Archives For pain


Chris —  February 13, 2017

“Why?” we cry out when we suffer. While we cannot understand all the reasons for pain. There are comforting answers to consider.

Many of you have prayed recently for our niece Michelle who underwent major surgery last week. Michelle (the daughter of one of my wife’s many sisters) is the mother of five daughters and a pastor’s wife.

Michelle is home and recovering. But more surgeries and a long road await.

Yesterday I preached at Johnston Evangelical Free Church in Iowa for Michelle’s husband Jeremy. The title of my sermon was “Why?” I preached on 2 Corinthians 1:3-11 and the Apostle Paul’s comments on his own painful afflictions in that passage.

Of course, we cannot understand intellectually or comprehensively why people suffer. We might as well attempt to individually name every grain of sand on the beach as to explain all of God’s sovereign ways. All of God will not fit between our ears.

But, amid pain, God does give us comforting answers to consider  that sustain us and help us find our way forward.

You can listen to the sermon on Johnston Evangelical Free Church’s web site.


The final pages of The Jesus Storybook Bible: Every Story Whispers His Name:

One day, John knew, Heaven would come down and mend God’s broken world and make it our true, perfect home once again.

And he knew, in some mysterious way that would be hard to explain, that everything was going to be more wonderful for once having been so sad.

And he knew then that the ending of The Story was going to be so great, it would make all the sadness and tears and everything seem like just a shadow that is chased away by the morning sun.

“I’m on my way,” said Jesus. “I’ll be there soon!

I haven’t yet read Rejoicing in Lament: Wrestling with Incurable Cancer and Life in Christ, but I’ve ordered it. J. Todd Billings, the Gordon H. Girod Research Professor of Reformed Theology at Western Theological Seminary in Holland, Michigan, describes his journey after learning that he has terminal cancer the age of 39. An impressive group endorse the book.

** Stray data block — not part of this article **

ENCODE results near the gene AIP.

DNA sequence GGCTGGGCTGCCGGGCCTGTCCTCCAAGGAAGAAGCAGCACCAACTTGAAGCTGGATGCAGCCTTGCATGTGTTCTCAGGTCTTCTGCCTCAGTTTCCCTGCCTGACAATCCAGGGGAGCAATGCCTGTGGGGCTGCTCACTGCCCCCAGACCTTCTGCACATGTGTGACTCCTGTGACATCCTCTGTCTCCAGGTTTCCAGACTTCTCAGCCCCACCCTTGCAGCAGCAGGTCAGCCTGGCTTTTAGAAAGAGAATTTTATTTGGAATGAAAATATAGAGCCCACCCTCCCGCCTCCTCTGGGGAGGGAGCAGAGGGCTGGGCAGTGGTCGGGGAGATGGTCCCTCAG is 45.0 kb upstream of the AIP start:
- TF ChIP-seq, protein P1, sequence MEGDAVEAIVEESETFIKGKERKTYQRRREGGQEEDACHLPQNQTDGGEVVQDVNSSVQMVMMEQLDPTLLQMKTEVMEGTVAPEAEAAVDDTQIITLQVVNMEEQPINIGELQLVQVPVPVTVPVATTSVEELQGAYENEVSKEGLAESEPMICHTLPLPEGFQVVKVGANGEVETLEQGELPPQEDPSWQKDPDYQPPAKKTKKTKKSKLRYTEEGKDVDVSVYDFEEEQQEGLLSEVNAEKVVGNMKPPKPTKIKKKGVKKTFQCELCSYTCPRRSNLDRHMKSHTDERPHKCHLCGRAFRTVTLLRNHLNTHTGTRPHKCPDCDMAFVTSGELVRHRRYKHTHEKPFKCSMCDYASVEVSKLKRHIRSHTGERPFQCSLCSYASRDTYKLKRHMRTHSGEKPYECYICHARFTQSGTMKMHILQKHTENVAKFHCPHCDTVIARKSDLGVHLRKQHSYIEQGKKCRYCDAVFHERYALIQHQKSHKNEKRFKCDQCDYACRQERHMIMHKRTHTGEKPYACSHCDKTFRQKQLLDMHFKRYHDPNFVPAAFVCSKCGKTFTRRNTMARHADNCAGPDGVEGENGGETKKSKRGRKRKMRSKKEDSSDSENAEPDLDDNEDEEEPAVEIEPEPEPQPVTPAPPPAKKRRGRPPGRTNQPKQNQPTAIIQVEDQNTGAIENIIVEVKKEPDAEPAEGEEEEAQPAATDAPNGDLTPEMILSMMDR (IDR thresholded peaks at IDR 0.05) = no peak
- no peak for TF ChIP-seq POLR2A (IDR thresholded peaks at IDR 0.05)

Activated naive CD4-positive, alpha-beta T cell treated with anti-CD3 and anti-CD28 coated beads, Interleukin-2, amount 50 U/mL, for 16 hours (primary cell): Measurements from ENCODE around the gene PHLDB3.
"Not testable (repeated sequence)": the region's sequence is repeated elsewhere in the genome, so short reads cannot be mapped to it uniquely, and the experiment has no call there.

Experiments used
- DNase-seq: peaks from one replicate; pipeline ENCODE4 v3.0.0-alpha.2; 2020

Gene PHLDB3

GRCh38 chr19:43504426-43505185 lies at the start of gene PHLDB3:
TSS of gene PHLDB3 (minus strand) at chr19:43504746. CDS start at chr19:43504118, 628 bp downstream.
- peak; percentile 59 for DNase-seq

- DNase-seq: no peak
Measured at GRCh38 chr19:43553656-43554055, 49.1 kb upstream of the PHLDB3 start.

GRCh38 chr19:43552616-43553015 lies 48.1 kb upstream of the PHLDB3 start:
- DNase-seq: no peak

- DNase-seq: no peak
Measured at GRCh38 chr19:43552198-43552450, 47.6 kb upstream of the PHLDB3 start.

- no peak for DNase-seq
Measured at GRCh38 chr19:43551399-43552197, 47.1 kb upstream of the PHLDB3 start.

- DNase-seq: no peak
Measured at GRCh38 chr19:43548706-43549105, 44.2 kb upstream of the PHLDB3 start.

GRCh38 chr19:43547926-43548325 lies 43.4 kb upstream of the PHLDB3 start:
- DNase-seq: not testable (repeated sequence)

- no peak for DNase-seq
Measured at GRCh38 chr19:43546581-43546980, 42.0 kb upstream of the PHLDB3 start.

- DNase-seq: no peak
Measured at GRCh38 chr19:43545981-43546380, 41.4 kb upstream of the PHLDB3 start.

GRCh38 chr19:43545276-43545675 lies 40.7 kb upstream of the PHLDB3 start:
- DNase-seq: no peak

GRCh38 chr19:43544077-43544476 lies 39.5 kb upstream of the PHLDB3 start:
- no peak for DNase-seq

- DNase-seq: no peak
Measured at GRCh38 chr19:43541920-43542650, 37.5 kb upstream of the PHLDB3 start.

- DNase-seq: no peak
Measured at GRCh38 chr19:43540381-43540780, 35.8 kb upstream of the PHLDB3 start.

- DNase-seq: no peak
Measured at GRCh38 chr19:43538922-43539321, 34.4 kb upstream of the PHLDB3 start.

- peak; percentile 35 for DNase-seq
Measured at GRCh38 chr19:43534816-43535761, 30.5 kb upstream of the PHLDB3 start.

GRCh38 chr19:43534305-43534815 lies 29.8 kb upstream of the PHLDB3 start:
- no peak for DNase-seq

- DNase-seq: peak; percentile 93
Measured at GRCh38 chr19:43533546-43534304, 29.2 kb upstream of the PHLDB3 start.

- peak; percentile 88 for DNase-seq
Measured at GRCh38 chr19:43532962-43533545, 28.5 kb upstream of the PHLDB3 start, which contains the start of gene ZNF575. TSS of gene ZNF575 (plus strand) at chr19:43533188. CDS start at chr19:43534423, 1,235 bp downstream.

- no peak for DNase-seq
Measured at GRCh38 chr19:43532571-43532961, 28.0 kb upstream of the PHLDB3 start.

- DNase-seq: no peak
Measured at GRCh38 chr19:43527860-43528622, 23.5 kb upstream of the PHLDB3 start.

Publisher’s description:

At the age of thirty-nine, Christian theologian Todd Billings was diagnosed with a rare form of incurable cancer. In the wake of that diagnosis, he began grappling with the hard theological questions we face in the midst of crisis: Why me? Why now? Where is God in all of this? This eloquently written book shares Billings’s journey, struggle, and reflections on providence, lament, and life in Christ in light of his illness, moving beyond pat answers toward hope in God’s promises. Theologically robust yet eminently practical, it engages the open questions, areas of mystery, and times of disorientation in the Christian life. Billings offers concrete examples through autobiography, cultural commentary, and stories from others, showing how our human stories of joy and grief can be incorporated into the larger biblical story of God’s saving work in Christ.

“Rejoicing in Lament is a profound witness to the gospel. I can hardly find words to express its intelligence, honesty, and richness.”
–Gerald L. Sittser, Whitworth University; author of A Grace Disguised and A Grace Revealed

“Every chapter brims with pools of insight, pointing us beyond platitudes to the God who has met us–and keeps on meeting us–in the Suffering and Risen Servant. This is a book not just for reading but for meditation and prayer.”
–Michael Horton, Westminster Seminary California

“Rejoicing in Lament will touch and shape those who give pastoral care, and will offer hope and meaning for all Christians who face great suffering.”